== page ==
I don’t think John Humphrys is much of a chef. Recently, as his Today co-presenter Mishal Husain was discussing the implications of the BBC’s decision to axe its Food website (since commuted to transportation to the Good Food platform, run by its commercial arm), sharp-eared listeners heard the Humph claim that fewer recipes on the web could only be a good thing. “It would make it easier!” he bellowed in the background. “We wouldn’t have to choose between so many!”

Husain also seemed puzzled as to why anyone would need more than one recipe for spaghetti bolognese – but, as any keen cook knows, you can never have too many different takes on a dish. Just as you wouldn’t want to get all your news from a single source, it would be a sad thing to eat the same bolognese for the rest of your life. Sometimes only a molto autentico version, as laid down by a fierce Italian donna, rich with tradition and chopped liver, will do – and sometimes, though you would never admit it in a national magazine, you crave the comfort of your mum’s spag bol with grated cheddar.

The world wouldn’t starve without BBC Food’s collection but, given that an online search for “spaghetti bolognese recipe” turns up about a million results, it would have been sad to have lost one of the internet’s more trustworthy sources of information. As someone who spends a large part of each week researching and testing recipes, I can assure you that genuinely reliable ones are rarer than decent chips after closing time. But although it is certainly the only place you’ll find the Most Haunted host Yvette Fielding’s kedgeree alongside Heston Blumenthal’s snail porridge, the BBC website is not the only one that is worth your time.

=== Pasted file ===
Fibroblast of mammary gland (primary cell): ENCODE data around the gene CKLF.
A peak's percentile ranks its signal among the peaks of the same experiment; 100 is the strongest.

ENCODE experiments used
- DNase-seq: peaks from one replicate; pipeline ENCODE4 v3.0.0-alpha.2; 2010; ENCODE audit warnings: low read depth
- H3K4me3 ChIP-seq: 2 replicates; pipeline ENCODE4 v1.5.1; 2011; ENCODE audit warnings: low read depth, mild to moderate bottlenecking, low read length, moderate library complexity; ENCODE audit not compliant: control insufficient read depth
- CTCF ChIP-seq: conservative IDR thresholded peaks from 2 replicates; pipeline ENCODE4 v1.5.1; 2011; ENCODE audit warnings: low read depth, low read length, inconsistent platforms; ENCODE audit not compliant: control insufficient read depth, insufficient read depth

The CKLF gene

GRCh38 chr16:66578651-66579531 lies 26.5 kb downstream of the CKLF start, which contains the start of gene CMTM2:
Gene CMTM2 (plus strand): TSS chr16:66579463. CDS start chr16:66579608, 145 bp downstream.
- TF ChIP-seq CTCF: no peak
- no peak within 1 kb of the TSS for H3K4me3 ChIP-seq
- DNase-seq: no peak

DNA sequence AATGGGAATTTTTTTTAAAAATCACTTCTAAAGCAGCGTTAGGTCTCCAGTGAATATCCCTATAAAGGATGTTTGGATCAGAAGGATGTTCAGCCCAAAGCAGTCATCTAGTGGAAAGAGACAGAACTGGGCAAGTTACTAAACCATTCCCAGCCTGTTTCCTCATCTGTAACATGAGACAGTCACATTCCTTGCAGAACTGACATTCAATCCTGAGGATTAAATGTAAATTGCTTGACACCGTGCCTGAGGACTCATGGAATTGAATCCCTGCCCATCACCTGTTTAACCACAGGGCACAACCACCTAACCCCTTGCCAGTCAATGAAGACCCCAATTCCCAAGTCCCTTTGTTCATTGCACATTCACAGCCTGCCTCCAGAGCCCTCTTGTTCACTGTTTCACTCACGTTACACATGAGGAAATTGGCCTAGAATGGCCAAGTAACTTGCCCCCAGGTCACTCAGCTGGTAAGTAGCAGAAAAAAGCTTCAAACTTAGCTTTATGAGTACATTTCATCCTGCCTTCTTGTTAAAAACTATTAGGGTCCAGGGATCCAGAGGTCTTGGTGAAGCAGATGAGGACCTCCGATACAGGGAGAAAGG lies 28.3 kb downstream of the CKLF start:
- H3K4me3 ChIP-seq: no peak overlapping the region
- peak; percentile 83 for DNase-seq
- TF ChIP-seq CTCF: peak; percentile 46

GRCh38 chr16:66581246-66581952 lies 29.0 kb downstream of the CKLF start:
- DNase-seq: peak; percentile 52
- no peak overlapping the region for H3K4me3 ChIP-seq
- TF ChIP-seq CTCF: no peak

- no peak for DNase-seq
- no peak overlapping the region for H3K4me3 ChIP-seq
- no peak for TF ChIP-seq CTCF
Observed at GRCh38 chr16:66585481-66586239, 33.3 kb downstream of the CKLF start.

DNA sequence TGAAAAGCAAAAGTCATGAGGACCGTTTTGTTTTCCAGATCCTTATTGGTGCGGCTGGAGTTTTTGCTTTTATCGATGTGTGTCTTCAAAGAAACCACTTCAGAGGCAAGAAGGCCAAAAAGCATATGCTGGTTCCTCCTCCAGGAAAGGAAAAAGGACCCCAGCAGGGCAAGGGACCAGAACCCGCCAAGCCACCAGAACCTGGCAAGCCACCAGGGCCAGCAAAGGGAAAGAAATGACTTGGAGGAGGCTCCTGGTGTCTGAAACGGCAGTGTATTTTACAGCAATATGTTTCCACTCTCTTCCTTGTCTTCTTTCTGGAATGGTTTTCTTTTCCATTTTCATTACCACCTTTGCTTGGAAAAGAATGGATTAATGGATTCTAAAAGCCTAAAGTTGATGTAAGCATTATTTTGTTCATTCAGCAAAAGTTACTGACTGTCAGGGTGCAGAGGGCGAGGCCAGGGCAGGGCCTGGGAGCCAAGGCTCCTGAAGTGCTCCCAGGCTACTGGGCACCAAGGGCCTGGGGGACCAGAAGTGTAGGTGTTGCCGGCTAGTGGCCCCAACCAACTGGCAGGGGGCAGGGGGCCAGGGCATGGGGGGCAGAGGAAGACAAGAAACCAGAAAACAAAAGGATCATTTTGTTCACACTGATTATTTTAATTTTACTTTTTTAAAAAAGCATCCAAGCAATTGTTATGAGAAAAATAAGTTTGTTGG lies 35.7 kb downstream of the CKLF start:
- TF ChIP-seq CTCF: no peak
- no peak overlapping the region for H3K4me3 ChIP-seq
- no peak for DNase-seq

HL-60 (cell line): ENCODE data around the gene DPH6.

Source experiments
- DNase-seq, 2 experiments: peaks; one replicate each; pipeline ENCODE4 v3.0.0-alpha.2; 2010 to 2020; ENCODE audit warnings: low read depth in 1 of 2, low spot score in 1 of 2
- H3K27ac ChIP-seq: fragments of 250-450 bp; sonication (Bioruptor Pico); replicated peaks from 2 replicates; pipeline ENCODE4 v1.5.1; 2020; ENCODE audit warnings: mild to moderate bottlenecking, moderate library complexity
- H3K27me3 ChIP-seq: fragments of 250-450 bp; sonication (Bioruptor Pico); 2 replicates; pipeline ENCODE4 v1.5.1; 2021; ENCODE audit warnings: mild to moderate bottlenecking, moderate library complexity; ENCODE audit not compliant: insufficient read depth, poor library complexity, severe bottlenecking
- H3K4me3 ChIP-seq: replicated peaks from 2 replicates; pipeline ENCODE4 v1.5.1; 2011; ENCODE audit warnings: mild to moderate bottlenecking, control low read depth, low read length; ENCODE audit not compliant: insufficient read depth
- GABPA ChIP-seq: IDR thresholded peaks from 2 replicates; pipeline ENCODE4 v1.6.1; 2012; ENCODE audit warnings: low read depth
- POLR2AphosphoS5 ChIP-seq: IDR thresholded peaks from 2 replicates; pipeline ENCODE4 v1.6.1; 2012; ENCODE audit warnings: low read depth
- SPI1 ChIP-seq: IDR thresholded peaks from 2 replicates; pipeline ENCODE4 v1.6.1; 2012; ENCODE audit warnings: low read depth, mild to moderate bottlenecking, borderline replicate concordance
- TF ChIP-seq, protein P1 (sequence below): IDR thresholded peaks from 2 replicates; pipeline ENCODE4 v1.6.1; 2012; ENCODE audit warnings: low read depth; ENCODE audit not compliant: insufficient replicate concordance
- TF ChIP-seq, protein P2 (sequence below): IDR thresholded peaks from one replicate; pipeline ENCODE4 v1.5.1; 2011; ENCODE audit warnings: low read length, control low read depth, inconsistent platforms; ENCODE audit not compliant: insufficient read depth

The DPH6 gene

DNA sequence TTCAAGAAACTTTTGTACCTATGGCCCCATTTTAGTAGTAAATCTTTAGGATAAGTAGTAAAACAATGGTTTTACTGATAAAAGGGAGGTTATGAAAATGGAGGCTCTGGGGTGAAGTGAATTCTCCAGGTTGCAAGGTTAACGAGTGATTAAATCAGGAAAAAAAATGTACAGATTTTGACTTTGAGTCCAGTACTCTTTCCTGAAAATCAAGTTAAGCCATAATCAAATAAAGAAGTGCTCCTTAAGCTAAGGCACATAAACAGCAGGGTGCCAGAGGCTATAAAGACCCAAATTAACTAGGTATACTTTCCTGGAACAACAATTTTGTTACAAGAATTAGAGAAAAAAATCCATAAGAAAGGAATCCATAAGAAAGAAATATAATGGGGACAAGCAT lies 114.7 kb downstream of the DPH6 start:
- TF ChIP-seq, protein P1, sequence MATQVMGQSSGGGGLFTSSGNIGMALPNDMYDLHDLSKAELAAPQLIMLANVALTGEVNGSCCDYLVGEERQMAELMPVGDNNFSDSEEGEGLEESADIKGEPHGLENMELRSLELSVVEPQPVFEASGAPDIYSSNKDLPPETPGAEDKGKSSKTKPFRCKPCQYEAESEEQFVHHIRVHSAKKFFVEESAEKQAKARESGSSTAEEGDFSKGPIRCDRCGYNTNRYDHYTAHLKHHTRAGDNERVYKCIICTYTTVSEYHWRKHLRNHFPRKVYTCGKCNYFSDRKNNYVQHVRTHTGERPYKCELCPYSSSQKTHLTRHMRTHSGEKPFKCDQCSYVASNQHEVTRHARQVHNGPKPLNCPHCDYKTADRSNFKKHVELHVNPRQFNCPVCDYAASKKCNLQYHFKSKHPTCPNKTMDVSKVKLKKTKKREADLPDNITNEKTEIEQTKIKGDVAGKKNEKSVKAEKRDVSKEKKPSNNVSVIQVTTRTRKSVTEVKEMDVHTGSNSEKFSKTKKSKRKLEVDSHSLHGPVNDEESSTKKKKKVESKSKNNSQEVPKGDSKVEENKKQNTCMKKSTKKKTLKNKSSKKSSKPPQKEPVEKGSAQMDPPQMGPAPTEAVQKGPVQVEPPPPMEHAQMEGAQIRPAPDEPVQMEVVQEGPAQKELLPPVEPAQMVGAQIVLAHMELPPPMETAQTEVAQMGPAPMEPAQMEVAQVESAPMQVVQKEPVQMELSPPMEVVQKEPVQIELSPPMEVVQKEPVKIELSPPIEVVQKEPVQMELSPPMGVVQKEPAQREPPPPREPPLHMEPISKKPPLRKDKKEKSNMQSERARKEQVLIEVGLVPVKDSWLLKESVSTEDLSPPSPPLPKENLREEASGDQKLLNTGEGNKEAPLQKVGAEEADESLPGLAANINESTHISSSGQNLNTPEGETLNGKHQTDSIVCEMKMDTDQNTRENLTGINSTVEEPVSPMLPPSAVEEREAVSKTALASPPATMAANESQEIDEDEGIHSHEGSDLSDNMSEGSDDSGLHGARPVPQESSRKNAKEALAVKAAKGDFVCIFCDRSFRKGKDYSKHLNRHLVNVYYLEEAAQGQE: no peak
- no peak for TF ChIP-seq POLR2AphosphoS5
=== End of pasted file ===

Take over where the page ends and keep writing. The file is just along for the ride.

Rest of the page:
The good thing about newspaper, magazine and other commercial platforms is that most still have just enough budget to ensure that their recipes will have been made at least twice – once by the writer and once for the accompanying photographs – though sadly the days when everyone employed an independent recipe tester are long gone. Such sites also often have sufficient traffic to generate a useful volume of comments. I never make a recipe without scrolling down to see what other people have said about it. Get past the “Can’t wait to make this!” brigade; ignore the annoying people who swap baked beans for lentils and then complain, “This is nothing like dhal”; and there’s usually some sensible advice in there, too.

But what about when you leave the safety of the big boys and venture into the no man’s land of the personal blog? How do you separate the wheat from the chaff and find a recipe that actually works? You can often tell how much work a writer has put in by the level of detail they go into: if they have indicated how many people it serves, or where to find unusual ingredients, suggested possible tweaks and credited their original sources, they have probably made the dish more than once. The photography is another handy clue. You don’t have to be Annie Leibovitz to provide a good idea of what the finished dish ought to look like.

Do a bit of digging as part of your prep. If you like the look of the rest of the site, the author’s tastes will probably chime with your own. And always, always, wherever the recipe is from, read it all the way through, even before you order the shopping. There is nothing more annoying than getting halfway through and then realising that you need a hand blender to finish the dish, just as the first guest arrives.

Above all, trust your instincts. If the cooking time seems far too short, or the salt content ridiculously high, it probably is, so keep an eye on that oven, check that casserole, keep tasting that sauce. As someone who once published a magic mince pie recipe without any sugar, I’m living proof that, occasionally, even the very best of us make mistakes. 

Felicity Cloake is the New Statesman’s food columnist. Her latest book is The A-Z of Eating: a Flavour Map for Adventurous Cooks.

This article first appeared in the 26 May 2016 issue of the New Statesman, The Brexit odd squad